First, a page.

• Name source and media using standardized naming convention.
  • Make digital copy of original documents or rename digital media. Attach digital media to event and citation.
  • Transcribe information from source.
  • Create digital research log using format of choice. Print one copy for paper files.
  • Back up digital file at end of each work session.

Seem like lots of work? Well, yes, right now. But, I will leave both paper and digital files in formats that will, I hope, seem logical to my descendants. Writing this blog keeps me focused.   I remind myself – one record, one person, one family at a time! 

© Susan Posten Ellerbee and Posting Family Roots blog, 2021

2021 Genealogy Goals

A new year and time to set goals for my genealogical work. In my Last Post,  I reported how l I did with 2020 goals. Some goals were met and others were not. I have a mixture of broad and specific goals. Broad goals enable me to follow leads as they pop up. Specific goals lead me in a certain direction. For 2021, I make some goals more specific than in previous years.

One of my goals last year was to purchase voice recognition software.  Prices of these programs seem high. I went back to Genealogy Do- over Facebook page and looked at comments about the various programs.  One suggestion was to use the Microsoft 365 voice recognition app. So I’m trying it for the first time with this post. I will keep you informed.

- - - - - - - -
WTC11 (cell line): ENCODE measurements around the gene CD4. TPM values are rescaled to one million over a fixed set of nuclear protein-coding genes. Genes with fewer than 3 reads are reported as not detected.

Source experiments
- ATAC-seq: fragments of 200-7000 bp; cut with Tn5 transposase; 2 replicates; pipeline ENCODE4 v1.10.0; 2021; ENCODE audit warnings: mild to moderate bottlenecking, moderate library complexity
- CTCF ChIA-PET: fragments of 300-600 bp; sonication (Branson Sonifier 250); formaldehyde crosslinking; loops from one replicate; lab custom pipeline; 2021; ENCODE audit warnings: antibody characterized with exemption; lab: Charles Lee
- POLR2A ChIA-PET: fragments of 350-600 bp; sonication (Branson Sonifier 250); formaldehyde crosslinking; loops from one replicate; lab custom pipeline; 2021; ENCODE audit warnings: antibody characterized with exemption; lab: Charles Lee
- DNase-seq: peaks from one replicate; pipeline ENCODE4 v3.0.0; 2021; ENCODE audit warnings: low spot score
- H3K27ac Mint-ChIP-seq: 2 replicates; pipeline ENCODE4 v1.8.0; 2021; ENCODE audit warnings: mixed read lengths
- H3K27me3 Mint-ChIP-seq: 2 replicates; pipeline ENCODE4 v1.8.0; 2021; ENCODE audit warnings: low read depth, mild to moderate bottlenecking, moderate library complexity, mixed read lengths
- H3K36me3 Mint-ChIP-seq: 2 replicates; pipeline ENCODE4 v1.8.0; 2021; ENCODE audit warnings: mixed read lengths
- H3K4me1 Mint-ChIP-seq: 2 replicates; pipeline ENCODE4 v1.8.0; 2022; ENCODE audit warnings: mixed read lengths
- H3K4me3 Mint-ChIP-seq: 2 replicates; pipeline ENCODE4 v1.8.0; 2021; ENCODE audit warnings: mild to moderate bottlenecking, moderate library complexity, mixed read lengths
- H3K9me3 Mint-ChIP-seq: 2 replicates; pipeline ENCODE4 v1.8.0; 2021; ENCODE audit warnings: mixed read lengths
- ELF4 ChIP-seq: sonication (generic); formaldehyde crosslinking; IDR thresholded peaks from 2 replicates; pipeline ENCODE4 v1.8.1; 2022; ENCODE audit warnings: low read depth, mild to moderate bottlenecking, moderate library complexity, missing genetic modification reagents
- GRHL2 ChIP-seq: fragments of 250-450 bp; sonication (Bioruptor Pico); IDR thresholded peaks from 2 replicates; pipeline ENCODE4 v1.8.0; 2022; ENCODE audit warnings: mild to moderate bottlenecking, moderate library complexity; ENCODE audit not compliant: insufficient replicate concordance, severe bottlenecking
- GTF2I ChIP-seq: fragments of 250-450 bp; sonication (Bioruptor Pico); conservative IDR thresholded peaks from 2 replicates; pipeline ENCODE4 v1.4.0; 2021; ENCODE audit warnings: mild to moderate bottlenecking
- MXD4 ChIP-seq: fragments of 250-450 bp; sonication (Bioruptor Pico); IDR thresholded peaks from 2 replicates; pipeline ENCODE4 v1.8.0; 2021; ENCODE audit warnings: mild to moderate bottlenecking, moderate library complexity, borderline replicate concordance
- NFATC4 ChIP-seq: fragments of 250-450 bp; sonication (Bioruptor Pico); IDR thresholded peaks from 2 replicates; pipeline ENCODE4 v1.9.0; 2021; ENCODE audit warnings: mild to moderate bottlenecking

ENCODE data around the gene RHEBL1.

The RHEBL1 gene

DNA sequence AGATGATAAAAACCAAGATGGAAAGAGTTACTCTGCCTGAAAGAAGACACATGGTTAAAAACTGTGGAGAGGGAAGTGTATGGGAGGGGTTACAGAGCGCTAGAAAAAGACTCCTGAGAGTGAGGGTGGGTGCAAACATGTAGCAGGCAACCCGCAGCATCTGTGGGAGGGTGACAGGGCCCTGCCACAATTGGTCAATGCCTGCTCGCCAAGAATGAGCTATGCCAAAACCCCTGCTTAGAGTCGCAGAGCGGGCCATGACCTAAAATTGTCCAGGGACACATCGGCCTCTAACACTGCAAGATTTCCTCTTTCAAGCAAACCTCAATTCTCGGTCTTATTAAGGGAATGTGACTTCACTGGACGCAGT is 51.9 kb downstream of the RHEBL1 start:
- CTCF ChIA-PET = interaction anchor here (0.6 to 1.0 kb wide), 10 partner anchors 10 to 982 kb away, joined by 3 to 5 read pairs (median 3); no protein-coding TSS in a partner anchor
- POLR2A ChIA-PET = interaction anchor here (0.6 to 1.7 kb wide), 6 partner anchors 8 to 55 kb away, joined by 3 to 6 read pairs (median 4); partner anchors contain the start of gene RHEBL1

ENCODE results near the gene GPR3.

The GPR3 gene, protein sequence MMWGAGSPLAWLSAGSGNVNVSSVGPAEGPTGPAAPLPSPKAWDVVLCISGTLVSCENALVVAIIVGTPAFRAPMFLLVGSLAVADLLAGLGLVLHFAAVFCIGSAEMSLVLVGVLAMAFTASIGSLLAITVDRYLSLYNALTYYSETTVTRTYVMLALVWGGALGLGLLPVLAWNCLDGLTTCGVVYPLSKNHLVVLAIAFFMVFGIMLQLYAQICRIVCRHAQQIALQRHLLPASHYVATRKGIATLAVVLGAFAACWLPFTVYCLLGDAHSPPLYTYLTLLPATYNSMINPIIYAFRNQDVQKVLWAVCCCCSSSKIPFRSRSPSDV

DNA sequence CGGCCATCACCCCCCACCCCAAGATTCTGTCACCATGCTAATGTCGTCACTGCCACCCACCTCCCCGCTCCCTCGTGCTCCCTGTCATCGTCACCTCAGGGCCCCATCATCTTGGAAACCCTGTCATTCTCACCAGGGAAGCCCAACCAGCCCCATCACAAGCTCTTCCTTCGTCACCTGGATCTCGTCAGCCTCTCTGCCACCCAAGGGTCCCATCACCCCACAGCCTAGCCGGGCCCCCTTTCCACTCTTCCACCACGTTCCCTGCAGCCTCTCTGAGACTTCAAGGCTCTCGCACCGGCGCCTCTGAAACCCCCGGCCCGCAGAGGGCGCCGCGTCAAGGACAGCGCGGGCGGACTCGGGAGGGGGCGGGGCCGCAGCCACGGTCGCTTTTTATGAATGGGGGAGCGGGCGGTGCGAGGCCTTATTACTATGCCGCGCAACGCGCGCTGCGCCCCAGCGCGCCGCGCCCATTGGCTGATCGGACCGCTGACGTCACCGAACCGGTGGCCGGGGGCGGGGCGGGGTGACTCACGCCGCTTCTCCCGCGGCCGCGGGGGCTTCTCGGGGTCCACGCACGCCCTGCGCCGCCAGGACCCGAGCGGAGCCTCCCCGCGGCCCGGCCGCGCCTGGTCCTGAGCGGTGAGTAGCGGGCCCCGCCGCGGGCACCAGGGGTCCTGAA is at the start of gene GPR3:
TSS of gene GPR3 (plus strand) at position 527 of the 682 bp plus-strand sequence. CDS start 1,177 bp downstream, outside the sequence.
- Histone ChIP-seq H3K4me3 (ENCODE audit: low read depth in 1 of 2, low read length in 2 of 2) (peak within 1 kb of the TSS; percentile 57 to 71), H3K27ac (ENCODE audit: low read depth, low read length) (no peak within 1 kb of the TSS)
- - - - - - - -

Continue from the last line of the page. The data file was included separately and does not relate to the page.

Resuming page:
2021 Genealogy Goals for Susan Posten Ellerbee

Posten-Richards family (dad’s family)

  1. Revise at least 4 chapters of Posten family history book. Explore publication options. (One chapter done in 2018; one chapter rewritten in 2020). *Priority item for 2021
  2. Follow-up on at least one BSO generated from previous searches.
  3. Review and clean paper & digital files for at least 2 direct ancestors and their siblings.

Tucker-Maurer family (mom’s family):

  1. Complete descendant list for Smetts-Maurer family as requested by cousin.
  2. Review and clean paper & digital files for at least 2 direct ancestors and their siblings.
  3. Follow-up on at least one BSO generated from previous searches.

Ellerbee-Simmons/ Johnson-Reed (husband’s family)

  1. Scan original documents in paper files. Place originals in archival sleeves and appropriate notebook.  
  2. Review and clean paper & digital files for at least 2 direct ancestors and their siblings in each family group.